To Be Good

I was talking with my dad a little while back. We talked about how at his work he was the single person to nominate a coworker and how taken aback he was that absolutely no other person he worked with took the time to send an email and recognize someone. If people keep on complaining about how they don’t get recognized and grumble more awards should be given out then why don’t they delve into the opportunity to nominate others?

It was baffling to my dad and sad for me to hear of his coworkers had put forth no effort in uplifting their peers. Experiencing this, my dad had become more winded in his efforts to do good for his company, he was starting to see less of a point in championing an effort to make a more communal and connected work culture.

This is one of the aspects of my father that I highly respect and quietly am awed by. My father is constantly attempting to challenge the status quo and raise the atmosphere that he’s a part from mediocrity and into one of joy and fun. Sometimes my cynicism gets in the way of my seeing this about him, but it’s all there. He will randomly spurt out an idea of his with enthusiasm or tell a raunchy joke that lightens the mood and makes me smile without fail.

At his work, he fully engages in the tasks at hand. I continually hear him talk about reaching out to coworkers and listening to their problems and helping them out. Recently he helped connect another coworker with a new job opportunity asking nothing in return.

Anyway, the idea that my dad’s engagement at his job is in danger of faltering kind of got me to cynically question his goodness. As weird as that sounds after me writing about how nice my dad is, I just kind of got on this idea that to be ‘good’ was really an endeavor into the relentless war to make others happier, no matter how endless or hard the battle is. Doing good is a fantastic thing, something to be proud of and continue doing, whether any change becomes of it or not. I somewhat got annoyed that my dad wasn’t fully recognizing this.

I sometimes, in a bit of naivety and arrogance think that people must be 100 percent selfless in order to be an honest knight of spreading happiness and good in the world. But I don’t think that’s realistic. People need self-love, I know that much, but it’s not easy to be engaged in doing good deeds while receiving little to nothing in return.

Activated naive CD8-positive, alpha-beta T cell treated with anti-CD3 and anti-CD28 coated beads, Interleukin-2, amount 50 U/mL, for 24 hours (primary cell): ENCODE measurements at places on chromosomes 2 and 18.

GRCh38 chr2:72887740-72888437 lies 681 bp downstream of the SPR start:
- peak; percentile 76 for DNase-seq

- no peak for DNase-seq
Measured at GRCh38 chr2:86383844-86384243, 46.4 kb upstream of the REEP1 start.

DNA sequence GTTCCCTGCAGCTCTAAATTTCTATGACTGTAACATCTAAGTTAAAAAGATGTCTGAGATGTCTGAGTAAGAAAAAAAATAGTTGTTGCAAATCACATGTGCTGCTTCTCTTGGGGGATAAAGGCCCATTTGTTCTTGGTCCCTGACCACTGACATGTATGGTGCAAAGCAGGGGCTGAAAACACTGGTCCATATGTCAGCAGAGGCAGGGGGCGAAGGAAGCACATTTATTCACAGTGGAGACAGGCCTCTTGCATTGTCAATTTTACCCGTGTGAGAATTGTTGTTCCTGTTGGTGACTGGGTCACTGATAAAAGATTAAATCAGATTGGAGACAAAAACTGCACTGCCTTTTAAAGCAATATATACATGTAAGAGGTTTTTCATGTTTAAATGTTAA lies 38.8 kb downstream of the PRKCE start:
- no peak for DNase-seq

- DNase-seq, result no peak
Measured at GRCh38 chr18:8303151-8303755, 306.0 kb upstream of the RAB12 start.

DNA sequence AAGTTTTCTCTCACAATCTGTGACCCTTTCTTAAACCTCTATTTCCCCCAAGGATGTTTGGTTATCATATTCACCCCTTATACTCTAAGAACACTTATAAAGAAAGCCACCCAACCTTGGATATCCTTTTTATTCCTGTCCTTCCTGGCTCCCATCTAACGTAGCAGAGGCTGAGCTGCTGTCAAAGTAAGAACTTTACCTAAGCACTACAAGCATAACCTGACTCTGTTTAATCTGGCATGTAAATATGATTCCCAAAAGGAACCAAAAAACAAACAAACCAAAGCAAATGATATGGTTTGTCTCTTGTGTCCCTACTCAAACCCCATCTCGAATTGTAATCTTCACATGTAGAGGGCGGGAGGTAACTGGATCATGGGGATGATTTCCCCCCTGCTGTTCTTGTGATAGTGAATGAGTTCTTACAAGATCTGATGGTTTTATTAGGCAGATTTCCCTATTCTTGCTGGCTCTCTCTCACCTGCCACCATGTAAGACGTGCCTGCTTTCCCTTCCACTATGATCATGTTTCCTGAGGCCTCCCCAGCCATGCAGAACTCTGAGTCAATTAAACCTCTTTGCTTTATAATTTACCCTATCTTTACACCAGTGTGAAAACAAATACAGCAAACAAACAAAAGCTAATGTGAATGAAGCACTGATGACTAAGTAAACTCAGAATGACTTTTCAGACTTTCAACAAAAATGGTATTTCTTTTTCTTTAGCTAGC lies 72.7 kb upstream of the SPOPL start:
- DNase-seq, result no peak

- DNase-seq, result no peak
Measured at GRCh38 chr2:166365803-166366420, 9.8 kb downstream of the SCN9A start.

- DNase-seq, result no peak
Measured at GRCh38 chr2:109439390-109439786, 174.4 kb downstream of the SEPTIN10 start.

My dad has been striving to make his workplace culture better for the years he has worked there. And he is faltering not only because he is not receiving a return on his efforts, but because that seems to be a sign that his efforts aren’t succeeding as much as he would like. He still sees the same laziness, uninspiring work of his peers, the solely paycheck focused mentality that so defines the workplace in America.

But that’s not a worthy deterrent for a warrior in the fight for goodness, for deeper human connection. Apathy and selfishness will persist and plague society for the foreseeable future. Attempting to be a connected and giving soul may sometimes seem like peeing in an ocean, but my point is that one must recognize that their actions to do good are by themselves something to be proud of. To make someone happy, or to even attempt to make someone happy are monumental achievements.

That’s the mentality that I see in a whole bunch of souls that I hope to replicate in myself. There are those gorgeous people that I’ve (and likely you have too) come across who seemingly live to serve, they almost have no desires except the need to see others happier. It’s inspiring to come across someone like that.

I hope that my dad’s effort to serve other’s and better his environment are renewed in spirit and he sees that what he is doing is good in itself. And I also hope that I can become one of those people, those people who can live a life free of all but one simple desire; to make others happy.

 

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